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Format: Paperback
This was a very interesting read for me; I highly recommend it to parents, teachers and anyone who is interested in alternatives to the public school system. I was rapidly losing my trust in the current educational system. What's most disturbing for me is all of the professionals who write about urban education, its causes and how to repair it. Often, these professionals are so far removed from the problem its incomprehensible how they can propose to interpret the real life issues that exist. Littky's common sense approach that he introduced to The Met starts with treat every child with respect; give value to their dreams and their interest. Help them discover THEIR talents. Help them find the connection in putting their talents and interest towards building a life goal. Hire only educators who embrace this vision, and recognize that as teachers they are also part of the learning experience. I was most inspired by Littky's belief that all of the children who walk through the door of The Met will graduate, will succeed and will do something great with their lives. Believing in them, makes them believe in themselves. To quote Franklin Covey "begin with the end in mind".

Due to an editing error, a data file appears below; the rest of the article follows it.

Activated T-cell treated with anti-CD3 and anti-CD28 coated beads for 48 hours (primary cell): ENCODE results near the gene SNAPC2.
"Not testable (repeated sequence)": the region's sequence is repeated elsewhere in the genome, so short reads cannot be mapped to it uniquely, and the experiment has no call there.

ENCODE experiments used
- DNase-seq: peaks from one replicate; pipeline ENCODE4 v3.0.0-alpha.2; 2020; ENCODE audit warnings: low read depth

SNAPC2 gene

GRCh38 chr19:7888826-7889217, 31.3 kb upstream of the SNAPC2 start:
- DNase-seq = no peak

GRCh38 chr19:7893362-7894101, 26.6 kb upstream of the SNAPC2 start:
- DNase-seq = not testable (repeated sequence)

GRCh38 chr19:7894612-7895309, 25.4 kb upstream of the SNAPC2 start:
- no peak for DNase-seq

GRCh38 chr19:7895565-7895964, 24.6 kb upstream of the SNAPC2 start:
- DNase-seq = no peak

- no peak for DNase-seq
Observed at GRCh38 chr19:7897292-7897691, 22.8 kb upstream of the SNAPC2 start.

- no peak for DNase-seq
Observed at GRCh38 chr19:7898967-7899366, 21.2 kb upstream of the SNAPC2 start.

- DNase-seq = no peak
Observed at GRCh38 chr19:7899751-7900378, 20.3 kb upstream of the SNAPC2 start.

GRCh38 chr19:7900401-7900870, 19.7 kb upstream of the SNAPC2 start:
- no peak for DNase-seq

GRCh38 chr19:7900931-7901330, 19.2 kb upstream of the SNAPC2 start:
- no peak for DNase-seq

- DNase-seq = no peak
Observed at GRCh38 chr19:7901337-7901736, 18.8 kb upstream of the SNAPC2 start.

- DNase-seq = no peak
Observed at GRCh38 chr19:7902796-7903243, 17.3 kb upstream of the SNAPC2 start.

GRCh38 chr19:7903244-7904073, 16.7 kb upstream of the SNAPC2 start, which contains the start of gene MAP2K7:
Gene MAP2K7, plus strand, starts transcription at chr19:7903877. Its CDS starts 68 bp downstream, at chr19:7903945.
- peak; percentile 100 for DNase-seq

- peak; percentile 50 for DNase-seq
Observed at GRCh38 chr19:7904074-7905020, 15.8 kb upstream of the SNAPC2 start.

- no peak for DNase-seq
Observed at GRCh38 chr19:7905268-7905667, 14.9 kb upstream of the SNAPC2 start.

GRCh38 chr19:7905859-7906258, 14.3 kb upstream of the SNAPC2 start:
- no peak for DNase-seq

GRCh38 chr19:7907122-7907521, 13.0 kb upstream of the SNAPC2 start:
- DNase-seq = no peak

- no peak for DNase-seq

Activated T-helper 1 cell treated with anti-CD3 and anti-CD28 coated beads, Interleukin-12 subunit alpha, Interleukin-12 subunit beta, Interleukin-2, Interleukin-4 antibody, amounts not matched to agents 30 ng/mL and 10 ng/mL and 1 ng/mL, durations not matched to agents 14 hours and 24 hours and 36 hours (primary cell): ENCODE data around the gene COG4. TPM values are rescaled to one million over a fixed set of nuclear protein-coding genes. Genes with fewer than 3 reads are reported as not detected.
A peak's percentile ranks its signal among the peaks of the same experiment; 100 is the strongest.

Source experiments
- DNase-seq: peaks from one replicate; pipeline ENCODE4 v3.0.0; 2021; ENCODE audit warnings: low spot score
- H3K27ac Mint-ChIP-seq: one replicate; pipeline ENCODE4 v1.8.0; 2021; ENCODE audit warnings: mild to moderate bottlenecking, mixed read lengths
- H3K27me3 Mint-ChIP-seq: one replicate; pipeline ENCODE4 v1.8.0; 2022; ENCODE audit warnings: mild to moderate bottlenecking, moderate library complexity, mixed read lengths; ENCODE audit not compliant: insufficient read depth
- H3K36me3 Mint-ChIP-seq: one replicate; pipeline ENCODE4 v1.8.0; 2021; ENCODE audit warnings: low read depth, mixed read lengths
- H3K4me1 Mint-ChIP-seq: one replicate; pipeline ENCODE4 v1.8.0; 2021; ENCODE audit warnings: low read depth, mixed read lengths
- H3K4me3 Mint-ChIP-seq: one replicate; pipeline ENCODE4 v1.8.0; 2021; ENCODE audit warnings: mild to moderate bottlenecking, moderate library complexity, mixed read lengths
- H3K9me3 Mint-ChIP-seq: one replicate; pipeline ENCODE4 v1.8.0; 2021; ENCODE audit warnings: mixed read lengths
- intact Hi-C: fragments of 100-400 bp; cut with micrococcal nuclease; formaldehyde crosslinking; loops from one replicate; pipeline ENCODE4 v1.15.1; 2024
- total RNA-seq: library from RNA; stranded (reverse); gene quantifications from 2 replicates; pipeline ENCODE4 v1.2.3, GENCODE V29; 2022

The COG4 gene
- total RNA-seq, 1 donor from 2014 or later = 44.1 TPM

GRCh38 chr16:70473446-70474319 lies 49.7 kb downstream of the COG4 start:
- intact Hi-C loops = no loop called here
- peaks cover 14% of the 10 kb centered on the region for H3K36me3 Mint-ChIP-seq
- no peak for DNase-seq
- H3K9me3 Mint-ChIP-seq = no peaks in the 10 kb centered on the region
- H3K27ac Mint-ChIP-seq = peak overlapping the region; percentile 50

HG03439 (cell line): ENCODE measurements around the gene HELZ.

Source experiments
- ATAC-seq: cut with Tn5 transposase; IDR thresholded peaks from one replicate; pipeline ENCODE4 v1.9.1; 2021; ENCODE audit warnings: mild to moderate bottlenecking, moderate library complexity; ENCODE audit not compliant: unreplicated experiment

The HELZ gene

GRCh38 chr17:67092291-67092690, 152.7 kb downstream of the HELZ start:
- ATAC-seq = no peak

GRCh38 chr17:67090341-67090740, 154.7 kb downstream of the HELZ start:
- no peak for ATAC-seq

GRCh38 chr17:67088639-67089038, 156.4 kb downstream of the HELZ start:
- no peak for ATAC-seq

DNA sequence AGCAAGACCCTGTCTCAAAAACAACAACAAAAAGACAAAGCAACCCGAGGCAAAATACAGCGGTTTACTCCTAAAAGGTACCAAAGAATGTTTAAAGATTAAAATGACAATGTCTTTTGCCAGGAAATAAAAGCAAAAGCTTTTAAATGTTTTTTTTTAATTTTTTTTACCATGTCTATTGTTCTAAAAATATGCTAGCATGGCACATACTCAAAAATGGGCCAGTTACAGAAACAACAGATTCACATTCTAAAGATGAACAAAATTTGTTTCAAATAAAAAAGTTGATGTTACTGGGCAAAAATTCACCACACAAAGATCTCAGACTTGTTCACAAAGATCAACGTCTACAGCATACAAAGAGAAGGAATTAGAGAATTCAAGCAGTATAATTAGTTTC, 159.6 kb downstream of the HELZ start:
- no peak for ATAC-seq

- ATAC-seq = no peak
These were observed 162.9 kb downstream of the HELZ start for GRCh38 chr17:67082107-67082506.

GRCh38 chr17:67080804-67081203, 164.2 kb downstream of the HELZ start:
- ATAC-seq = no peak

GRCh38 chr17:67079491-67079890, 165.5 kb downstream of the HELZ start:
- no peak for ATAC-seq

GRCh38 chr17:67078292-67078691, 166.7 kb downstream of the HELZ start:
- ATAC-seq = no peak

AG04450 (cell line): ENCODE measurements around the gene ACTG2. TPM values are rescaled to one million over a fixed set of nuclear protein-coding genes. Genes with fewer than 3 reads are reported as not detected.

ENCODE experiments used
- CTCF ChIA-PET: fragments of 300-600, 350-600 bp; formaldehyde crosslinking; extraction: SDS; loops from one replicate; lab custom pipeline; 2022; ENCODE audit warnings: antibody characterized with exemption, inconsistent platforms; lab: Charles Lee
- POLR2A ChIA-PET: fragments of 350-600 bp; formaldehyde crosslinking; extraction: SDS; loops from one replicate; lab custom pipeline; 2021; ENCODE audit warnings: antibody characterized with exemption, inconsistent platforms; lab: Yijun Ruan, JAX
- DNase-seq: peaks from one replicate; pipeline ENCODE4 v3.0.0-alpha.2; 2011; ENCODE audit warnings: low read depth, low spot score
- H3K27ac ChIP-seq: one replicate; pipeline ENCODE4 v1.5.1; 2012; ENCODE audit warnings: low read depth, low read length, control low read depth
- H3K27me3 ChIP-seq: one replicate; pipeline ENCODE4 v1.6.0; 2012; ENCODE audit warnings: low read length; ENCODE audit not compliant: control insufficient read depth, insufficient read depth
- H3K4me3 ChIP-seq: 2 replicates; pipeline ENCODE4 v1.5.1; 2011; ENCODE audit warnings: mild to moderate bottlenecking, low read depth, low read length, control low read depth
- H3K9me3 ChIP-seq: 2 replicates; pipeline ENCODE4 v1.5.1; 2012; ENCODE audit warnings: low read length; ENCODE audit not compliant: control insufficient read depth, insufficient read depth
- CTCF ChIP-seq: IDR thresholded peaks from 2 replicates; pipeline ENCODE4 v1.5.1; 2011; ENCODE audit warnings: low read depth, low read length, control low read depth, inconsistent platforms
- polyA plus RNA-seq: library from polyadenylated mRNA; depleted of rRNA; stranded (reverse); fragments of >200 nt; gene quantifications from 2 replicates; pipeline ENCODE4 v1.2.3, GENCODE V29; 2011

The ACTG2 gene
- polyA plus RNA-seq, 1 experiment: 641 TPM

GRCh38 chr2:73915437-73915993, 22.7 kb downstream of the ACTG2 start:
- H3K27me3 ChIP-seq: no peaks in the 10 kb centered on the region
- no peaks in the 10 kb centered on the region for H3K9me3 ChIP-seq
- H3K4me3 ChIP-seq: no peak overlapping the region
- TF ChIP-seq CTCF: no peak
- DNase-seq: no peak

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1 of 1 people found the following review helpful By AC on April 28, 2012
Format: Paperback Verified Purchase
If only the education community would wake up to why American children are failing in school. This book created new concepts in how childrens lives should be a part of their education, not outside their education, and how one person can impact thousands like a wave in a pond.
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1 of 1 people found the following review helpful By M. T. Rojek on March 7, 2011
Format: Paperback Verified Purchase
Wow! This is an amazing book about the Met - a charter school in Rhode Island. I can see why teachers are on waiting lists trying to work there. This is a must read for any teacher, school administrator, and parent. This guy gets it right.
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1 of 1 people found the following review helpful By deadygirl on November 29, 2010
Format: Paperback Verified Purchase
This was my first time ordering a used book from an Amazon affiliate and I couldn't be more pleased!! The review said the book was in fair condition, but I found that the book was in excellent condition. The price was great and they shipped my book promply. I would definitely do business with this organization again!
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1 of 1 people found the following review helpful By Diana on November 5, 2010